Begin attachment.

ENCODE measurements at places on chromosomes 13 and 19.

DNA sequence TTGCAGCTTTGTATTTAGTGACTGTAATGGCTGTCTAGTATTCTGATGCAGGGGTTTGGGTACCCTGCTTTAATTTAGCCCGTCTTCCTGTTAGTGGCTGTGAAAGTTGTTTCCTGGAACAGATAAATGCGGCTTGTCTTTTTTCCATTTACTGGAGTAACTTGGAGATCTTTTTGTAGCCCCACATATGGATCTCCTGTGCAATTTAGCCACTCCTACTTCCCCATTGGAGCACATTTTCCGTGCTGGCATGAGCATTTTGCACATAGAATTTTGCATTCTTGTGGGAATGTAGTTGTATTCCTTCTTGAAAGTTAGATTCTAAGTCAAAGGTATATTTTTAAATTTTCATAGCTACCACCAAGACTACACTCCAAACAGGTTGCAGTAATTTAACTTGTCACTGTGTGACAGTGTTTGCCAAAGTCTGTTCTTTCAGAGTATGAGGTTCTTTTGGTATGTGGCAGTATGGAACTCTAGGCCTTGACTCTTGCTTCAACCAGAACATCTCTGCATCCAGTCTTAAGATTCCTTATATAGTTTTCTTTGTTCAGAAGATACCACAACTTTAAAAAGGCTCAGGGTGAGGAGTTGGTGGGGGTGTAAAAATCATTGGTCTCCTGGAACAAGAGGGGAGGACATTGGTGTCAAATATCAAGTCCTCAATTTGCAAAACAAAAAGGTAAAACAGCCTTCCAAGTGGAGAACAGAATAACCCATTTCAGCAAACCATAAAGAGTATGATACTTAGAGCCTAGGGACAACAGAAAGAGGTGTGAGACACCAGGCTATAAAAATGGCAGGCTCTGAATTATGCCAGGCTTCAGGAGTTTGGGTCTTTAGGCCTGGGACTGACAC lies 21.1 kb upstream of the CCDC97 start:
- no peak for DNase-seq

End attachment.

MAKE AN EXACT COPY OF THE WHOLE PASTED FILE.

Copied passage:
ENCODE measurements at places on chromosomes 13 and 19.

DNA sequence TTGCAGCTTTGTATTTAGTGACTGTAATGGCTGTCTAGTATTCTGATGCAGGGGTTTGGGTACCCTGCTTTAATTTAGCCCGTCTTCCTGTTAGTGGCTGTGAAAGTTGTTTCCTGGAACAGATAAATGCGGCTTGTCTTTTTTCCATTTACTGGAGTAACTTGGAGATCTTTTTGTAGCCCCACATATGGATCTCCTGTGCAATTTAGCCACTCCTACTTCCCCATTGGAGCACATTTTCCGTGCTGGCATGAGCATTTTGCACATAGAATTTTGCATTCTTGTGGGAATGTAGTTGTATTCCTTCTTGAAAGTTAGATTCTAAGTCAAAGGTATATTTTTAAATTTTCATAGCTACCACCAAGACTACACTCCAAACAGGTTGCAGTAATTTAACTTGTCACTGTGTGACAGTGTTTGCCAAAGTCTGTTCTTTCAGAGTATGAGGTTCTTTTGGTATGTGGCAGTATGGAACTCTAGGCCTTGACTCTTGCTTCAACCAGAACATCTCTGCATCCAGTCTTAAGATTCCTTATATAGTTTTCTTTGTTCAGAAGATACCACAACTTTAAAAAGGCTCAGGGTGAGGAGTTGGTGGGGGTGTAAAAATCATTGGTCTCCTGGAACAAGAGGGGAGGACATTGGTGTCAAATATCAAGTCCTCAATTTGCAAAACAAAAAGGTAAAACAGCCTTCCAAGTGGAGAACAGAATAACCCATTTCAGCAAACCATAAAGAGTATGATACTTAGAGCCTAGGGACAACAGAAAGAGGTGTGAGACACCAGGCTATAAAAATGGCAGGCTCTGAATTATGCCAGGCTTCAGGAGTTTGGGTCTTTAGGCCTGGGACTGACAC lies 21.1 kb upstream of the CCDC97 start:
- no peak for DNase-seq